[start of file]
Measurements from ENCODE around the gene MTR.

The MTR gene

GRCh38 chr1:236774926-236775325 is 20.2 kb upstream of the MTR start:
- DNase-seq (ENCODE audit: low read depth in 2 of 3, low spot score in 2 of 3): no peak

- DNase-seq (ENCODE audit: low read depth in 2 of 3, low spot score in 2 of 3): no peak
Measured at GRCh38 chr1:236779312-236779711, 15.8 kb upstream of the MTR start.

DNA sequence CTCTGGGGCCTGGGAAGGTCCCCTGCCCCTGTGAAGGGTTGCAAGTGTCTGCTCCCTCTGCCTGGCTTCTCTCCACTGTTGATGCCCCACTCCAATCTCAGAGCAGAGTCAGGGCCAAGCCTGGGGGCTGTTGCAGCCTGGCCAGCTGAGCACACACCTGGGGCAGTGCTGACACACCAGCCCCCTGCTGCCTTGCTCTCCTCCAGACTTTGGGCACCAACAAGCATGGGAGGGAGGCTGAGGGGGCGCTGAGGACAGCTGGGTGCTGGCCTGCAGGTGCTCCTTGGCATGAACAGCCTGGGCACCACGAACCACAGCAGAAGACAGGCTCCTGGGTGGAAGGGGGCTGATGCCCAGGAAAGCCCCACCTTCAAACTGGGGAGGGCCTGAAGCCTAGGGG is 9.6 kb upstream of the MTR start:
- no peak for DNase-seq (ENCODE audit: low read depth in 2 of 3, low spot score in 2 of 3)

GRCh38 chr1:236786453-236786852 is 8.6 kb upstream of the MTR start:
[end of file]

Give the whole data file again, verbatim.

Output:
Measurements from ENCODE around the gene MTR.

The MTR gene

GRCh38 chr1:236774926-236775325 is 20.2 kb upstream of the MTR start:
- DNase-seq (ENCODE audit: low read depth in 2 of 3, low spot score in 2 of 3): no peak

- DNase-seq (ENCODE audit: low read depth in 2 of 3, low spot score in 2 of 3): no peak
Measured at GRCh38 chr1:236779312-236779711, 15.8 kb upstream of the MTR start.

DNA sequence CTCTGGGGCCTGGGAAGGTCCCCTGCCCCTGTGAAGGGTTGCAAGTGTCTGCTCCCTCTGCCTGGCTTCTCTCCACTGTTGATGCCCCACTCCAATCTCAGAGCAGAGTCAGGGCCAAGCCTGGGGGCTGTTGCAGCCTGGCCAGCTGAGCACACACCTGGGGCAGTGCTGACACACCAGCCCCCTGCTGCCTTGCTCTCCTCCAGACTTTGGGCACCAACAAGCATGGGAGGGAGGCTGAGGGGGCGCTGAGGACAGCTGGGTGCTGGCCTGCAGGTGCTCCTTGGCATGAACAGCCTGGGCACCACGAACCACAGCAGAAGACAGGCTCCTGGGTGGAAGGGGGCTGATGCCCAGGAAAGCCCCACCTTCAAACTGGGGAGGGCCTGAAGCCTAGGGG is 9.6 kb upstream of the MTR start:
- no peak for DNase-seq (ENCODE audit: low read depth in 2 of 3, low spot score in 2 of 3)

GRCh38 chr1:236786453-236786852 is 8.6 kb upstream of the MTR start: